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Wambach vocal in opposing artificial turf for 2015 Women's World Cup

Abby Wambach is four goals behind Mia Hamm's international record of 158.

Abby Wambach is four goals behind Mia Hamm's international record of 158.

The 2015 Women's World Cup is set to be played on artificial turf in five of the six stadiums used for the event in Canada, and reigning World Player of the Year Abby Wambach of the U.S. is one of several players hoping there's enough time to change FIFA's mind and get grass fields for the sport's marquee event.

"For me, the first thought is disappointment," Wambach said of the recent FIFA announcement. "I'm feeling like this is the women's game taking a step back."

Wambach and her teammates received a survey from FIFA during the recent Algarve Cup asking them questions about their preferred artificial turf surfaces. But the answer, she said, is none of the above. Wambach is one of several U.S. players (including Alex Morgan and Carli Lloyd) who has taken to Twitter to register her dissatisfaction with FIFA's decision. With slightly more than two years to go before the 2015 World Cup, Wambach thinks there's enough time to make a difference.

"All we really ask for is to be heard," she said. "We believe this is a shame not only for the players but for the fans. The game plays differently on artificial surface, not only because of fear of injury but because it's a different surface. You can also talk about it being a gender discrimination issue. Would they ever let the men's World Cup be played on an artificial surface?"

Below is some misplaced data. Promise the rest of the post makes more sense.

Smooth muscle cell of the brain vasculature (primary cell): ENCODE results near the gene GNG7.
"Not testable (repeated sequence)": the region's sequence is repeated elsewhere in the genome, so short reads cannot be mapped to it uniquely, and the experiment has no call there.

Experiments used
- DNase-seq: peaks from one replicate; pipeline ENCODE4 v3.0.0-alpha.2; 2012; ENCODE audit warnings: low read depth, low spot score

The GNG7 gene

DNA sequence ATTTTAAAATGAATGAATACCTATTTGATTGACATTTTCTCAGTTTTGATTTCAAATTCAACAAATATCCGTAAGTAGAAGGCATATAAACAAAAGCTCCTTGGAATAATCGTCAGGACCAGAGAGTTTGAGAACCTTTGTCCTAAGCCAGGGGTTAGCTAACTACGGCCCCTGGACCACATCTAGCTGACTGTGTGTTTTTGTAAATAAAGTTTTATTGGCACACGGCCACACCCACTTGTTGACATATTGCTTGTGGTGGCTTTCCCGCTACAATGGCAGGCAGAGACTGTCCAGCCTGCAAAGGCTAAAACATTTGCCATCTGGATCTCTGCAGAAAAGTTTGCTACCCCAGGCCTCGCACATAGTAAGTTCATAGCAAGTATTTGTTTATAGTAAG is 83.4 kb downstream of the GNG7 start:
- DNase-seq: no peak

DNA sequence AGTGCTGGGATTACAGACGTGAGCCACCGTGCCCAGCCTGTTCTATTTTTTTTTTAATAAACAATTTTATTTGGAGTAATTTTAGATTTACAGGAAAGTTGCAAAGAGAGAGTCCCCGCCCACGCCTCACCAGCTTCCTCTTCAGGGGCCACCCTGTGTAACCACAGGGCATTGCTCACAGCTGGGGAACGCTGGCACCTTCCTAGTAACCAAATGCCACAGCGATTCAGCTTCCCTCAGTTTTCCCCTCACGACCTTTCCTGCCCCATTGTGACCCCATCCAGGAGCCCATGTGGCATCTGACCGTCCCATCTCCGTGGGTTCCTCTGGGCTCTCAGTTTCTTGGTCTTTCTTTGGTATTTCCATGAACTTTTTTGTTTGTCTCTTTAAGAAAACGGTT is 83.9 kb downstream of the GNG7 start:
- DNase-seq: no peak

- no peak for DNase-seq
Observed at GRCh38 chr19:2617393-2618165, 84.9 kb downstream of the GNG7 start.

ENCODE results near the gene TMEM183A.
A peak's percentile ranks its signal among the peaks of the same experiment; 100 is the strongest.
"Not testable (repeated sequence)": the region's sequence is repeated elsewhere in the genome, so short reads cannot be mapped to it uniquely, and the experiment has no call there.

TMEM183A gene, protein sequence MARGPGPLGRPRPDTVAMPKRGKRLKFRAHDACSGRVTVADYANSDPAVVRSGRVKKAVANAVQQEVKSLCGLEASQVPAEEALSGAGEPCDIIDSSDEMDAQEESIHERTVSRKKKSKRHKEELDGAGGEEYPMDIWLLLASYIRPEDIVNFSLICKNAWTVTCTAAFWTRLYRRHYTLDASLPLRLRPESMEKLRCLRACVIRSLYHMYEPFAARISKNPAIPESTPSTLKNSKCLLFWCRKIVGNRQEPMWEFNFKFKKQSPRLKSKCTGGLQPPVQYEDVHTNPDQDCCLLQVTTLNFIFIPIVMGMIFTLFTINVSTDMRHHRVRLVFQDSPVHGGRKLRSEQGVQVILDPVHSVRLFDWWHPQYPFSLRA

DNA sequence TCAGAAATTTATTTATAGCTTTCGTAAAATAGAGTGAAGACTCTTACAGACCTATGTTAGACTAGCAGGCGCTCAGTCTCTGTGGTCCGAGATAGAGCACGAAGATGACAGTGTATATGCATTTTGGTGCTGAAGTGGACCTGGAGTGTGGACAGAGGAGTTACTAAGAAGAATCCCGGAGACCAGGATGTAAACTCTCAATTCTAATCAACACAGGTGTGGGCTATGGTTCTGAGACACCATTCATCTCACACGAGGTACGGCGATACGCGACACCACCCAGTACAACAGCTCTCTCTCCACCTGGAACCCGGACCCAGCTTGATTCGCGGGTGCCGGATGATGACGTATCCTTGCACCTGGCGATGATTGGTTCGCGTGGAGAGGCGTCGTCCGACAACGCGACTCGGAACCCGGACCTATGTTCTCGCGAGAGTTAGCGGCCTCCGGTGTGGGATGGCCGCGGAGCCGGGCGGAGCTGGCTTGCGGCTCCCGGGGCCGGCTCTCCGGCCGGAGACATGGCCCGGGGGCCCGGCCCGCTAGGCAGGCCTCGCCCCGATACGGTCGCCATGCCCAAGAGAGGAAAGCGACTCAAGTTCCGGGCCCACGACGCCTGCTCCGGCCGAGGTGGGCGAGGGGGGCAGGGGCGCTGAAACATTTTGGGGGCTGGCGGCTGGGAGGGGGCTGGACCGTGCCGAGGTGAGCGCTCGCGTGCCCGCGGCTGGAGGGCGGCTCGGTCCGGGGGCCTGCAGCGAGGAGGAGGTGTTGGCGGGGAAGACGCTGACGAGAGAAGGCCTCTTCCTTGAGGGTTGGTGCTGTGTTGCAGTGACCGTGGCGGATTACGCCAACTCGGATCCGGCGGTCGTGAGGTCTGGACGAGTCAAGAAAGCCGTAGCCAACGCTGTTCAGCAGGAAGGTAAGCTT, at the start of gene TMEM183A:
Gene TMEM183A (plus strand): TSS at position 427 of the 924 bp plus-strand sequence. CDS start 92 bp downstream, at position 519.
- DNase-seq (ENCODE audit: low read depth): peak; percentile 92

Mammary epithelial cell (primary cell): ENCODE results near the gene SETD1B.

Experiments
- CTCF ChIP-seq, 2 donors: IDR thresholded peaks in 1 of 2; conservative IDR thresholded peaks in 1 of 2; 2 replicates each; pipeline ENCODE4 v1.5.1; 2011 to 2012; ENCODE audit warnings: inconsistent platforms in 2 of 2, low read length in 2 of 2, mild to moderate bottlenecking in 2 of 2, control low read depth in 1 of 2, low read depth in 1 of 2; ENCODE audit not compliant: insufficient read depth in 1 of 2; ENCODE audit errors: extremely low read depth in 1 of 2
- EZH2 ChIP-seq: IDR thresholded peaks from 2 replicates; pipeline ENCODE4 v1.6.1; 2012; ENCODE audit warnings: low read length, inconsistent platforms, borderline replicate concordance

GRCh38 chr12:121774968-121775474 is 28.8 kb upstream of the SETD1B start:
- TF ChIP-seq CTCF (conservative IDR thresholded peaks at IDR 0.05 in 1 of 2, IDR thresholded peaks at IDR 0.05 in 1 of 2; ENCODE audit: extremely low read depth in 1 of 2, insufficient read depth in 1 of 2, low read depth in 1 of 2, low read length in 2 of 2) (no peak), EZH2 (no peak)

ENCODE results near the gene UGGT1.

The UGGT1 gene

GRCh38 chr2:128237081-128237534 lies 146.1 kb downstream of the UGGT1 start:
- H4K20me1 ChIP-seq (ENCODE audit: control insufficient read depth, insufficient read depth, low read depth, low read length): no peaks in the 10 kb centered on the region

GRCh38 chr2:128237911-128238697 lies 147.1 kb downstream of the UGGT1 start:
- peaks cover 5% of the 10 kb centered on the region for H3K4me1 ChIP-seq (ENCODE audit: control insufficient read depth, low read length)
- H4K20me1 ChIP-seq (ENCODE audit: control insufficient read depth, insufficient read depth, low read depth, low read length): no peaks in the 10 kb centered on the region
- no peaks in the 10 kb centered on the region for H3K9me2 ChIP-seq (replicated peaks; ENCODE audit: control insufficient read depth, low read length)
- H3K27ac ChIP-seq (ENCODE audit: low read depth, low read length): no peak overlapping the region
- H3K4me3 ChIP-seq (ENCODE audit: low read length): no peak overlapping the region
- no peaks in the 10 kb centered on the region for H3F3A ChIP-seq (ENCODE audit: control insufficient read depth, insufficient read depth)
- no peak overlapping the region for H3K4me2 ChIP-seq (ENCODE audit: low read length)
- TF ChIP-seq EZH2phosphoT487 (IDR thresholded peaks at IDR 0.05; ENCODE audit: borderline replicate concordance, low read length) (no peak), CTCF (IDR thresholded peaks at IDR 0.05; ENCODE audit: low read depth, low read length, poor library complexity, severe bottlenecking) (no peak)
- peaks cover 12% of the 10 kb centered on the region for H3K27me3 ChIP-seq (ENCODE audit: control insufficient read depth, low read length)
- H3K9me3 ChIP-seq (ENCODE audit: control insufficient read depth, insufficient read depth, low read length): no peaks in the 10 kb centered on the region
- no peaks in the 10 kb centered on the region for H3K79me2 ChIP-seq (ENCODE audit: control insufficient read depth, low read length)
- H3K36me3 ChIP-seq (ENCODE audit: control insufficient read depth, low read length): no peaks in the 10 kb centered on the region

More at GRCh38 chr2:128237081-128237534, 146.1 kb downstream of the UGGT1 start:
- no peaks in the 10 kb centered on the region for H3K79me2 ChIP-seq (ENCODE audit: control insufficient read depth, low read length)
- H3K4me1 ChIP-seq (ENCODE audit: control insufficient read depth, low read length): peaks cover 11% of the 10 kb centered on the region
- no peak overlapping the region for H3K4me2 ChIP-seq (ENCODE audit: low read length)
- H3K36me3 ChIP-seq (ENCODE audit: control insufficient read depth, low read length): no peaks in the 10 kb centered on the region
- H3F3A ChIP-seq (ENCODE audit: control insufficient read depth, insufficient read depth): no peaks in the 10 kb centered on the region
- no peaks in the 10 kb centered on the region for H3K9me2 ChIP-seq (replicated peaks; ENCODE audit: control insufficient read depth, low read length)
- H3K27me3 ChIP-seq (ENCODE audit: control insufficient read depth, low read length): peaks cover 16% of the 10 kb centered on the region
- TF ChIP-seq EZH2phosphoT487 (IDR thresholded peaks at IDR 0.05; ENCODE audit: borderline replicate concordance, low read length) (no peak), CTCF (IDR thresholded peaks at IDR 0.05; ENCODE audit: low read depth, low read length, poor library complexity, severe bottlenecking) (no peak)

FIFA has approved some forms of artificial turf, but grass fields have been a constant as World Cups. While Wambach is cognizant that natural grass vs. artificial turf could be a financial issue for organizers, she said she wants to mobilize the top women's players from around the world and put together a thoughtful plan that would involve FIFA, the host Canadians and other participating federations.

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"You have to get the big names across the world, the Homare Sawas and Alex Morgans and Lotta Schelins," she said. "A bunch of us on our team have spoken to each other about it. But thoughts only go so far. We have to start putting our words into action."

Wambach points out that Thierry Henry refuses to play on most artificial surfaces in MLS -- including the one in Montreal's Olympic Stadium, a World Cup '15 venue -- and argues that none of the top men's stars would agree to play on the fake stuff at such an important tournament.

How far is Wambach going to go in this fight?

"I'm willing to do whatever it takes," she said. "There are standards of the game that FIFA governs and promises to uphold. I think [a World Cup with artificial turf] would be a travesty and a nightmare for all of us."

Wambach and the U.S. women meet Germany on Friday in Offenbach (12:15 p.m. ET, ESPNW/3) and the Netherlands on April 9 at The Hague before returning to the U.S. to start the NWSL season. Wambach is currently on 154 career international goals, four behind the all-time record 158 set by Mia Hamm.


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